I’d made an appointment to see the eponymous Mr Murray of Robert Murray Stamp Shop, in Inverleith, Edinburgh. He turned out to be a charming gent who I trusted on instinct when he told me my rag-tag collection of stamps from the late 60s/early 70s wouldn’t fetch enough to cover his auction fee.
I had done almost no internet research: in fact, the only sketchy look I’d had the night before had been in relation to the Forth Road Bridge first day covers. I had three of them, but it appeared from that brief internet trawl that they were of virtually no value, despite now being over 50 years old. Sure enough, the only thing Mr Murray showed a flicker of interest in was the invite to the Bridge’s opening that was in one of the envelopes.
However, this was one of the few things I wanted to keep. It had been my Mum and Dad’s invite, through my Dad’s job and, as I may have mentioned before, I have a connection with the old Road Bridge as it was opened on my second birthday in 1964.
So I kept that, handed over most of the rest to be sold off for charity at the next auction, and ended up spending a fiver on the presentation pack Mr Murray had put together in 2014, on the Bridge’s 50th (and my 52nd, obvs, although it isn’t all about me) birthday. It’s a nice little thing to have (pics below) and I thought it book-ended my involvement with the Bridge nicely (I was also briefly involved with it through work, and went up it a couple of years ago as a result).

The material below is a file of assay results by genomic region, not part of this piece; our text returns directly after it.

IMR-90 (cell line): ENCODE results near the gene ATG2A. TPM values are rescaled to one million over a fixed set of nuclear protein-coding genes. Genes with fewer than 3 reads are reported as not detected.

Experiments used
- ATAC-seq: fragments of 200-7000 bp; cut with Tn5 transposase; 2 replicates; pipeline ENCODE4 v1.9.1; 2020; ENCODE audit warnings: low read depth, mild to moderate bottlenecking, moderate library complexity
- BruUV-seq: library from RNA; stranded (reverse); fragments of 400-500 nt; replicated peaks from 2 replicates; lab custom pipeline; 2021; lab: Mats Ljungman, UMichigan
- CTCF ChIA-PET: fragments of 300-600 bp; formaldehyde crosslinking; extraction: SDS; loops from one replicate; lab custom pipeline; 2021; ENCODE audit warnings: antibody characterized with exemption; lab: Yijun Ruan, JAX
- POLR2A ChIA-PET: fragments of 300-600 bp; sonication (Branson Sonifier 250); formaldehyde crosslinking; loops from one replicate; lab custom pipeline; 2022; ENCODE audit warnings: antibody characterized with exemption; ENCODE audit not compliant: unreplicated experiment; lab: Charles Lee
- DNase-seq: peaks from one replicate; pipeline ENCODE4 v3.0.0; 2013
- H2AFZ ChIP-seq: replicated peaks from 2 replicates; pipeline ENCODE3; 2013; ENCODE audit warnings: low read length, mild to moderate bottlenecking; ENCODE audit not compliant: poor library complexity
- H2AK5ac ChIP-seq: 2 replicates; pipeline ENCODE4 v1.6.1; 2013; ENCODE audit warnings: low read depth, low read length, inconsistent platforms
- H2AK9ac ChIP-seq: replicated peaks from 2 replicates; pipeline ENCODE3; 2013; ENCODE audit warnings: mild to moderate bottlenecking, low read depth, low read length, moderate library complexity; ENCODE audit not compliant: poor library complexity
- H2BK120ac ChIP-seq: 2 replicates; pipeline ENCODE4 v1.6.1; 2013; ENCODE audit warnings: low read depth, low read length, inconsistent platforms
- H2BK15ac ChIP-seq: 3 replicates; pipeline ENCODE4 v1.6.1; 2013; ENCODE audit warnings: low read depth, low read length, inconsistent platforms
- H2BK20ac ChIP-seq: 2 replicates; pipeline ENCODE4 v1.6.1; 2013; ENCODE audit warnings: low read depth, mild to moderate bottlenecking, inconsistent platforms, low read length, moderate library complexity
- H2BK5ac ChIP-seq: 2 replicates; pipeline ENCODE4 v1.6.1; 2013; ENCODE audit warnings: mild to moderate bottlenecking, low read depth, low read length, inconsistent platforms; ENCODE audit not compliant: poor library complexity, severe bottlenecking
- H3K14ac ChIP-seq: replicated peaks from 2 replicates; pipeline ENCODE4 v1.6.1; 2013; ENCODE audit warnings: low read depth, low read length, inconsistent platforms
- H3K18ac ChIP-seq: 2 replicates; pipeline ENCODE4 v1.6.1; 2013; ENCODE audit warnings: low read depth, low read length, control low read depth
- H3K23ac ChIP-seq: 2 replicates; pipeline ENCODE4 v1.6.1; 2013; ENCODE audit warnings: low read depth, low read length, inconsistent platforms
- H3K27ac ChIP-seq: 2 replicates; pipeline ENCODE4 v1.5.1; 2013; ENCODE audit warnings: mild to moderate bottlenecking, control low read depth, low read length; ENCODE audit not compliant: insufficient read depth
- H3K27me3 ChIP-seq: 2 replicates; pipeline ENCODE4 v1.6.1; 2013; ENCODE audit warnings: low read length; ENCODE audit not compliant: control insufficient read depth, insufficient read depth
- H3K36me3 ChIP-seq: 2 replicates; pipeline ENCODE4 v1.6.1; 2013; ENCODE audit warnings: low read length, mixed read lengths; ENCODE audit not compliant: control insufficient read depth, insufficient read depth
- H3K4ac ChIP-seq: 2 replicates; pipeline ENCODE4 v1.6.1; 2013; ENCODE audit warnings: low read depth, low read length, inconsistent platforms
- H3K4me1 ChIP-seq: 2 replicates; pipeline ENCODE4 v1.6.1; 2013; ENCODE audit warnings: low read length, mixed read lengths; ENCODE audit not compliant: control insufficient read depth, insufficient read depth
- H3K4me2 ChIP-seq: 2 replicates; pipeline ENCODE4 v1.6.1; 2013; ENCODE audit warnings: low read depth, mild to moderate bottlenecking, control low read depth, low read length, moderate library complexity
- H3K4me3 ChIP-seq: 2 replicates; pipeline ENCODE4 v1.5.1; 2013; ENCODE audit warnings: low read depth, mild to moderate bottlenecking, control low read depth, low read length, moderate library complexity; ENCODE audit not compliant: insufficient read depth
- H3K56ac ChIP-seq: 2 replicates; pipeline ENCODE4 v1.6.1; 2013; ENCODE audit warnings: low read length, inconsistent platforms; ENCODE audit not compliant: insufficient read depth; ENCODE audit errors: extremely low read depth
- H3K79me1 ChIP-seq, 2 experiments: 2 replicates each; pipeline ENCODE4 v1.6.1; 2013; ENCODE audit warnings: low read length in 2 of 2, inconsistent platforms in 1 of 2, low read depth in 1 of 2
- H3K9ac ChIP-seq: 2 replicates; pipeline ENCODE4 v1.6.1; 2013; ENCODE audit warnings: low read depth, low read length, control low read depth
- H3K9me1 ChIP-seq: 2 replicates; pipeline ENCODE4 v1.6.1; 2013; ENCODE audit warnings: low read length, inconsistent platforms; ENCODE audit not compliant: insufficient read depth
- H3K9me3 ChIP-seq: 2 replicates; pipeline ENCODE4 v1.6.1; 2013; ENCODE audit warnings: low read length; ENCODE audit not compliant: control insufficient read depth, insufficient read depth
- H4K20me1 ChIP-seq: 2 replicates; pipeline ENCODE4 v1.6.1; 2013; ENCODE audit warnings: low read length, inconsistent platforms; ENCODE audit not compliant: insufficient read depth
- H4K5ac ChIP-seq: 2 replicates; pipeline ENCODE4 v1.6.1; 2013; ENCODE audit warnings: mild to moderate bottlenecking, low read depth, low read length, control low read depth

The more interesting bit is the story Mr Murray told me about the original first day covers – and one reason why they’re not worth anything now. Back then there was a guy ran a stamp shop as a hobby in a small West Lothian town near Edinburgh: with some interest growing in the opening of the new Bridge, and knowing the Post Office were bringing out a first day cover, he put a tiny, two-line advert in the Daily Express (back then still a widely read newspaper of some repute).
His offer was to buy the first day cover and the stamp, address it to the relevant customer, and send it on to them on opening day, 4th September – because everyone knew that, to have any value, first day covers had to have a postmark. All you needed to do was to send him your address and a postal order for an amount which gave him a small profit on the transaction.
A couple of days later the postie arrived at your man’s main business, a carpet shop, with a sackful of postal orders: in the end, he had to close it and focus on the first day cover venture, enlisting his family to do the licking, sticking and addressing by hand: 12,000 requests in all. It didn’t make him rich, but I bet it gave him a very sore tongue!
This isn’t an advert for anything. Except, I suppose, Robert Murray Stamp Shop – and I’ve not been paid for that; more adverts I haven’t been paid for below…